• Upcoming trips



    13-23 January, 2018 Cruise out of New York around the Caribbean on the Norwegian Gem. Note : this trip has been cancelled altogether because of the damage caused by the hurricanes to the Caribbean islands.

    October 31st - 11 November. Caribbean cruise to break up the winter. Note: The itinerary has not yet been determined owing to the havoc wreaked by the hurricanes.
  • theatre and Concerrts

    October 8 Went to BAM, for the first time since Ethel died, to hear a wonderful modern opera composed and written by Matthew Aucoin called “Crossing”. It is based on Walt Whitman’s experience and the libretto is largely taken from his poetry.

    The story is multi-themed, as modern plays tend to be; the first is a harrowing anti war depiction of the suffering wounded seen through Whitman’s eyes when he volunteered as a nurse during the American civil war; the second is Slavery and its effect upon a run-away slave who fights on the Union side; the third is treachery portrayed by a guilt-laden deserter who spies for the South. And forth, inevitably these days, is the (entirely fictional) homosexual one.

    The powerful music fits the story perfectly and the voices of the lead singers and the chorus is magnificent; Rod Gilfry, bass-baritone, sings the part of Walt Whitman, Alexander Lewis plays John Wormley, the deserter, and Davone Tines, whose baritone reminded me, distinctly, of the sound of the legendary Paul Robeson.  Both Christine and I were extremely moved by the work. We newly discovered Walt Whitman’s poetry, too.

    October 20. Thanks to the invitation of our friend Francia, who is a member, we went to the Diller-Quaile School of Music to listen to a chamber concert given by the Diller-Quaile String Quartet. The program was comprised of Haydn and Debussy quartets; played magnificently by very experienced and talented musicians in an intimate. and perfectly designed, music space. Chatting with the musicians after the concert added to a first class evening.

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Alan Gilbert conducts, and Fireworks ensue!

On a beautiful summer’s evening, maestro Alan Gilbert conducted the first of the New York Philharmonic’s concerts in Central Park–It was a blanketed-out performance!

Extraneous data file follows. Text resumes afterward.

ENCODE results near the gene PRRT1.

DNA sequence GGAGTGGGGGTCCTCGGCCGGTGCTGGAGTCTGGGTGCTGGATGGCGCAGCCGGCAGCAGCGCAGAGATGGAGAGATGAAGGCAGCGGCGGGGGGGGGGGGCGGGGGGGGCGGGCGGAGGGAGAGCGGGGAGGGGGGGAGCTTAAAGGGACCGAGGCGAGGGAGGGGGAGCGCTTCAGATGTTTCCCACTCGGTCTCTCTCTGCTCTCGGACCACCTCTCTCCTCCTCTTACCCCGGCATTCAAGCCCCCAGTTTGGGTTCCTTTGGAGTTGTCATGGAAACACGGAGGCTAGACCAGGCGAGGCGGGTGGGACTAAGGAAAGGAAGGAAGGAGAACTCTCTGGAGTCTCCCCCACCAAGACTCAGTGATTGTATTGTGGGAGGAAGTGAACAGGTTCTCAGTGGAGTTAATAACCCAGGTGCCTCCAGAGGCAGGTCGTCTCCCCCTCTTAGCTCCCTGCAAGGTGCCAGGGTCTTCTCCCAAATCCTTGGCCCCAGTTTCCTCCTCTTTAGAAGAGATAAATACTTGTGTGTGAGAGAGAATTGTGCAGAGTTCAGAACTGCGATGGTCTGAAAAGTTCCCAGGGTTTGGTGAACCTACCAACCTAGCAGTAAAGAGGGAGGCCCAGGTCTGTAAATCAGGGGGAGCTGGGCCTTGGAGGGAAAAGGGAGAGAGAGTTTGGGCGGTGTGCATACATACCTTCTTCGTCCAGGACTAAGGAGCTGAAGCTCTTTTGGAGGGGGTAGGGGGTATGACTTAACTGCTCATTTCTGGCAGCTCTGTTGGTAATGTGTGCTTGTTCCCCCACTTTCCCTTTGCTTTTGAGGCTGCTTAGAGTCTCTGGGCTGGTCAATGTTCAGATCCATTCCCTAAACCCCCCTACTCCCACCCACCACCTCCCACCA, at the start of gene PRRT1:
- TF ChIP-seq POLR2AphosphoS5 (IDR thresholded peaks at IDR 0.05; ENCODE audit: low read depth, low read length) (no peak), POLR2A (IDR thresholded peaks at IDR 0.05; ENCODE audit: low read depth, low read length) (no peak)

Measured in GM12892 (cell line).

In introducing the program, the maestro substituted a subdued Samuel Barber piece for the advertised opening, ‘Overture to the Thieving Magpie’, in honor of the victims of the Orlando shooting. This was followed by Mozart’s ‘Concerto for Clarinet and Orchestra’. The soloist was Antony McGill, clarinetist, who gave a truly masterly performance. And, after the intermission, Concertmaster Frank Huang, violinist, played the solo part of R. Strauss’s ‘Ein Heldenleben’ to a an highly motivated young audience.

Almost as soon as the maestro lowered his baton the fireworks burst forth behind us!.

Click on the pictures for the best detail

The temporary stage at the top of the 'Great Meadow'.

The temporary stage at the north end of the ‘Great Lawn’.

 

The hoards rest upon their blankets and feast before the music starts

The hoards rest upon their blankets and feast before the music starts

 

Blanket markers away! As soon as the last member of a party finds the right blanket among the seething mass, the markers (balloons) are released.

Blanket markers away! As soon as the last member of a party finds the right blanket among the seething mass, the markers (balloons) are released into the sky.

 

Alan Gilbert introduces the program.

Alan Gilbert introduces the program.

 

. . . .he conducts while Antony McGill prepares to join in . . . . .

. . . .he conducts while Antony McGill prepares to join in . . . . .

 

. . . here they are acknowledging the applause of the ecstatic audience.

. . . here they are acknowledging the applause of the ecstatic audience.

 

Dusk brings a fairyland backdrop to the Great Lawn . . . . .

Dusk brings a fairyland backdrop to the Great Lawn . . . . .

 

 . . . focused version. . .

. . . focused version. . .

 

. . . .psychedelic version . . .

. . . .psychedelic version . . .

 

The fireworks opened with an atomic explosion . . .

The fireworks opened with an atomic explosion . . .

 

. . . continued with a celestial candelabra . . . .

. . . continued with a celestial candelabra . . . .

 

 . . . . a star burst . . . .

. . . . a star burst . . . .

 . . . . a sunburst . . . .

. . . . a sunburst . . . .

 . . . and ended with an exploding chrysanthemum. All without the aid of a tripod!

. . . and ended with an exploding chrysanthemum. All without the aid of a tripod!

THE END

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